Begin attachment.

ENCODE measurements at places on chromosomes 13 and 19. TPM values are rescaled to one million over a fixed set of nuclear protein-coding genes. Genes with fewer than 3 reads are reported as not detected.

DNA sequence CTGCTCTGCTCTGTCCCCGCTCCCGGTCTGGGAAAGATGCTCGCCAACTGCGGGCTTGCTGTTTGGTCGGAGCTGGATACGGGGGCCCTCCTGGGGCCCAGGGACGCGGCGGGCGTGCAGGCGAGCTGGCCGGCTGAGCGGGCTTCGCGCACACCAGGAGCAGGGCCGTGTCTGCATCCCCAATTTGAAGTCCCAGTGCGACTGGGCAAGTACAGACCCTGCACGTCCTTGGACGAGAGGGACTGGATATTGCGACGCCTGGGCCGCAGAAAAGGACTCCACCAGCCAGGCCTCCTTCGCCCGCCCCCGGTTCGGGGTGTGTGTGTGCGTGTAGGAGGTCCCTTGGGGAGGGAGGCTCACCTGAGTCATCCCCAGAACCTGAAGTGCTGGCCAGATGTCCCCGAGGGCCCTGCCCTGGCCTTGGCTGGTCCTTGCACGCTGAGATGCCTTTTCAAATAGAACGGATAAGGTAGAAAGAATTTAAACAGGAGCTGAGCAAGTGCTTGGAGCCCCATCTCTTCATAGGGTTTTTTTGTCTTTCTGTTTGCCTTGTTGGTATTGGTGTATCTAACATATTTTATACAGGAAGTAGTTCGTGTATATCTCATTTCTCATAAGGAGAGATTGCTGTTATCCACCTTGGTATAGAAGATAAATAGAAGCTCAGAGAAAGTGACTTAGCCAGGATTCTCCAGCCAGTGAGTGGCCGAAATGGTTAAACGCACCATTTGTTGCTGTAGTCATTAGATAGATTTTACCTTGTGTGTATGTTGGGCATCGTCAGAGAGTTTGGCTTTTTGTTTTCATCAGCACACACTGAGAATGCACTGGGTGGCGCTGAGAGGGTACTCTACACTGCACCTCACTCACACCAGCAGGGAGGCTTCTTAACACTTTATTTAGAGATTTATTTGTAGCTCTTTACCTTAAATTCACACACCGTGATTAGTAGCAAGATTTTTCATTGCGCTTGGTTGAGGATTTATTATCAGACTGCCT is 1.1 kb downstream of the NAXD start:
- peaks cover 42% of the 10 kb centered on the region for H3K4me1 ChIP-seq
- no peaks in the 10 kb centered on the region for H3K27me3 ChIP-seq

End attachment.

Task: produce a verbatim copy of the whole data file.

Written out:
ENCODE measurements at places on chromosomes 13 and 19. TPM values are rescaled to one million over a fixed set of nuclear protein-coding genes. Genes with fewer than 3 reads are reported as not detected.

DNA sequence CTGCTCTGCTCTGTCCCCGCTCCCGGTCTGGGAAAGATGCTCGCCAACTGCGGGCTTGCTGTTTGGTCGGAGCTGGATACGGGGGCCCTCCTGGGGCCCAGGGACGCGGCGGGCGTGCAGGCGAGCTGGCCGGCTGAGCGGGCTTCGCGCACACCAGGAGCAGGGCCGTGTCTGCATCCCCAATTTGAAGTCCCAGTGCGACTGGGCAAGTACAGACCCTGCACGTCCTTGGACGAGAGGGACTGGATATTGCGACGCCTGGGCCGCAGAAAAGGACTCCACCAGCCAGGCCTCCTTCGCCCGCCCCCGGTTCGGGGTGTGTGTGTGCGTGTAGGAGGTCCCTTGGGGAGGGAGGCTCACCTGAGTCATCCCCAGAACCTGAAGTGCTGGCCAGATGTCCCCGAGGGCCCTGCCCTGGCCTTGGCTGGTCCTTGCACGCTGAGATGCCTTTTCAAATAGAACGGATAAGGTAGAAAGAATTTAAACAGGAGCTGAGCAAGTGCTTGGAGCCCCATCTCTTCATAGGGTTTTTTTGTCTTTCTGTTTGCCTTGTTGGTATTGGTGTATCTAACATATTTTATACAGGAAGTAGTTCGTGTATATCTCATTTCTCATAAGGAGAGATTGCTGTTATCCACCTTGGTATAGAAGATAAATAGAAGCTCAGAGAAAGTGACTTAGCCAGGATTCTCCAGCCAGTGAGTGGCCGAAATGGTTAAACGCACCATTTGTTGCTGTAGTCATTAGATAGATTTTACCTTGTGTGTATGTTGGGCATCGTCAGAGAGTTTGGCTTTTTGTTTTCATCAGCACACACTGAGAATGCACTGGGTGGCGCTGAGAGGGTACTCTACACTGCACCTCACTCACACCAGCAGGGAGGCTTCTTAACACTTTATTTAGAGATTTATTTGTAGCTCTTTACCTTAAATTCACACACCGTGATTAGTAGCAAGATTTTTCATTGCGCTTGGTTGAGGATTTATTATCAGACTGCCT is 1.1 kb downstream of the NAXD start:
- peaks cover 42% of the 10 kb centered on the region for H3K4me1 ChIP-seq
- no peaks in the 10 kb centered on the region for H3K27me3 ChIP-seq